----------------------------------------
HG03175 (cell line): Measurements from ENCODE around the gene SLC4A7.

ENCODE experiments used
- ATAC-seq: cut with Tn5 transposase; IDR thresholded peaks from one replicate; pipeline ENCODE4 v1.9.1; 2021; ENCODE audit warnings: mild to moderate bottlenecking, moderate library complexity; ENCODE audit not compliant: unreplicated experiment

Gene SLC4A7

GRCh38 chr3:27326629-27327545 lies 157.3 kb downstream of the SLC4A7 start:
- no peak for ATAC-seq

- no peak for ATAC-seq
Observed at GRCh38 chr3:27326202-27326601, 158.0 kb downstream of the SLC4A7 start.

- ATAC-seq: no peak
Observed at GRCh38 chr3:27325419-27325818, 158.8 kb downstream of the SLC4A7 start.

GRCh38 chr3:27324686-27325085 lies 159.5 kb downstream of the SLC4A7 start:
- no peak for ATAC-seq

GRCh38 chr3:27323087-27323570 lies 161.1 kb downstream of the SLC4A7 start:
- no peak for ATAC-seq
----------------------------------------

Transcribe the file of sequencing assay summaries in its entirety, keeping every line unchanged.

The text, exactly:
HG03175 (cell line): Measurements from ENCODE around the gene SLC4A7.

ENCODE experiments used
- ATAC-seq: cut with Tn5 transposase; IDR thresholded peaks from one replicate; pipeline ENCODE4 v1.9.1; 2021; ENCODE audit warnings: mild to moderate bottlenecking, moderate library complexity; ENCODE audit not compliant: unreplicated experiment

Gene SLC4A7

GRCh38 chr3:27326629-27327545 lies 157.3 kb downstream of the SLC4A7 start:
- no peak for ATAC-seq

- no peak for ATAC-seq
Observed at GRCh38 chr3:27326202-27326601, 158.0 kb downstream of the SLC4A7 start.

- ATAC-seq: no peak
Observed at GRCh38 chr3:27325419-27325818, 158.8 kb downstream of the SLC4A7 start.

GRCh38 chr3:27324686-27325085 lies 159.5 kb downstream of the SLC4A7 start:
- no peak for ATAC-seq

GRCh38 chr3:27323087-27323570 lies 161.1 kb downstream of the SLC4A7 start:
- no peak for ATAC-seq